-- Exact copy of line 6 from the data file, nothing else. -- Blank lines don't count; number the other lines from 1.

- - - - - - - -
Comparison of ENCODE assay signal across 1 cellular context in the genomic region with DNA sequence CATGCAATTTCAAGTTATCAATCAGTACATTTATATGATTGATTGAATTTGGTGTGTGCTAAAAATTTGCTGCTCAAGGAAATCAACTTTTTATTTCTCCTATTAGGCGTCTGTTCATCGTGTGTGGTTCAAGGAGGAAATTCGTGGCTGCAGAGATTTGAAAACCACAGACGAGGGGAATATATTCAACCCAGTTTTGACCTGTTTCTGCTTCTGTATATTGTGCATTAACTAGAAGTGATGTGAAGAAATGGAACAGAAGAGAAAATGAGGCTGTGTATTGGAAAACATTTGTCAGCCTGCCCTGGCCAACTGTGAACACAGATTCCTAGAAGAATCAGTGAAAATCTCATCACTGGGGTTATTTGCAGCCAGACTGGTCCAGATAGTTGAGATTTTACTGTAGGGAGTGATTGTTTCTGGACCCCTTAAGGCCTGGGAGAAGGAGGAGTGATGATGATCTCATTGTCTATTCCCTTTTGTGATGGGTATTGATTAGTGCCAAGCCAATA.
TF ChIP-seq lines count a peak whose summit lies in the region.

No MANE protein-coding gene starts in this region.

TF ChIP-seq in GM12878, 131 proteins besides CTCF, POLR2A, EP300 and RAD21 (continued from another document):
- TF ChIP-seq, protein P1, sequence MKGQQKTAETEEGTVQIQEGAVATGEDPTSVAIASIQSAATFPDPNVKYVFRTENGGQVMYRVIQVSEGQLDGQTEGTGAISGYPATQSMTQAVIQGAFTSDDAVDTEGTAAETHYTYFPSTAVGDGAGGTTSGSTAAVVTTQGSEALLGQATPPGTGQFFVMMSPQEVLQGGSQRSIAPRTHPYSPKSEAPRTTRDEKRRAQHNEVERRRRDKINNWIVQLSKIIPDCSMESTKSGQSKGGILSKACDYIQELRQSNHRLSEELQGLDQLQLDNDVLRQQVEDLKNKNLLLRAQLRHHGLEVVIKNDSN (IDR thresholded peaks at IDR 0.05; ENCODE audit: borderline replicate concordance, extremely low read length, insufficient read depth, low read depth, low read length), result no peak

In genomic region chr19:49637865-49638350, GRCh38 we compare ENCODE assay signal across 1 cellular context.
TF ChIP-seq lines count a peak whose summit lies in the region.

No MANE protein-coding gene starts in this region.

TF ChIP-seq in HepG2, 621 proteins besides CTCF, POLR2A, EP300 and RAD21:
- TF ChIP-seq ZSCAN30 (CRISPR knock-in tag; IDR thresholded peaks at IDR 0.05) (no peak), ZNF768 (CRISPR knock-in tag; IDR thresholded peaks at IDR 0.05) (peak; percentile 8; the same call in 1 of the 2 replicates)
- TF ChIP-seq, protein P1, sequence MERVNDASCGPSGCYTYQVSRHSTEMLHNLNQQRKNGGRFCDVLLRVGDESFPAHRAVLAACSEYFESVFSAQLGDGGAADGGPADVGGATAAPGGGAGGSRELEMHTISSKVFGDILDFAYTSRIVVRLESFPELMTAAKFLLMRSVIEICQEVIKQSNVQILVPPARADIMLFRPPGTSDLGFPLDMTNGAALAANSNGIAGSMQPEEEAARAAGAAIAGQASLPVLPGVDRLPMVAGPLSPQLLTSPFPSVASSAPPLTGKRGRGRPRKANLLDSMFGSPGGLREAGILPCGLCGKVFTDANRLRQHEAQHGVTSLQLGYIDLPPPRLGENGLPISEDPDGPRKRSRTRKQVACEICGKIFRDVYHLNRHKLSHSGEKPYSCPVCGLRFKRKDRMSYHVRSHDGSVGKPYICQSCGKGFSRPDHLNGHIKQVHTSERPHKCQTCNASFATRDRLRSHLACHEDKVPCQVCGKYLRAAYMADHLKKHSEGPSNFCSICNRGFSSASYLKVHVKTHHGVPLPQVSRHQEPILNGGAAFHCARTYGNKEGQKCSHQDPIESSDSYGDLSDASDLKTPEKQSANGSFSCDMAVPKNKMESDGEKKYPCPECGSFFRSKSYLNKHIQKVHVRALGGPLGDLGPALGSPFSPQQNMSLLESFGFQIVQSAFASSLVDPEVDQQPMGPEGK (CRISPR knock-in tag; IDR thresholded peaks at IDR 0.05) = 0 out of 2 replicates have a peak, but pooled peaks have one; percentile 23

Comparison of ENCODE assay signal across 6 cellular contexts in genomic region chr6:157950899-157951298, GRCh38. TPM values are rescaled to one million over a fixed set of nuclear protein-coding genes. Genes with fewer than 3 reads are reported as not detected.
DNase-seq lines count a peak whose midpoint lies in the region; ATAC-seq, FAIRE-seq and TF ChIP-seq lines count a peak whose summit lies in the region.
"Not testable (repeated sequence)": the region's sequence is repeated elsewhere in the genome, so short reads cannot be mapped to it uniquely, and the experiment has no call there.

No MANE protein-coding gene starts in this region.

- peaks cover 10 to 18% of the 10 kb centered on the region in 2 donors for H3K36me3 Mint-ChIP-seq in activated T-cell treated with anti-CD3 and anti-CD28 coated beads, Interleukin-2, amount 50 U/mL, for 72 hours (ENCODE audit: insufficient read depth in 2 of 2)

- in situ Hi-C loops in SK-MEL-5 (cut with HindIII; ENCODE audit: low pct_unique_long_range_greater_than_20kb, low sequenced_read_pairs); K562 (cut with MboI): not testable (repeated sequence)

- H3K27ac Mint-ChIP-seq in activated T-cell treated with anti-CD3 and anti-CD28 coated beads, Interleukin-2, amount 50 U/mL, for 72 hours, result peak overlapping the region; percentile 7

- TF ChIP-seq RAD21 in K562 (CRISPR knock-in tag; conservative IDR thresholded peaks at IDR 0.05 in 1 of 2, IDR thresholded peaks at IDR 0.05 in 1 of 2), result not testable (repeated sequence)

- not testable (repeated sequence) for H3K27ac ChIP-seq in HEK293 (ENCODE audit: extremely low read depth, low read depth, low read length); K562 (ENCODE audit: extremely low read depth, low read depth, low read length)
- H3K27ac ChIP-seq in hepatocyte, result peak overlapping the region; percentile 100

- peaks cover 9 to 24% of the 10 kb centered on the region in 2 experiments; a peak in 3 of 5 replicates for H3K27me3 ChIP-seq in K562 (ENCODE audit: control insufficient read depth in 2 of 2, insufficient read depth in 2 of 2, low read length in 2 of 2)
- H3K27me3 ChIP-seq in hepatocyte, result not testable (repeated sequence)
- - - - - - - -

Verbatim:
In genomic region chr19:49637865-49638350, GRCh38 we compare ENCODE assay signal across 1 cellular context.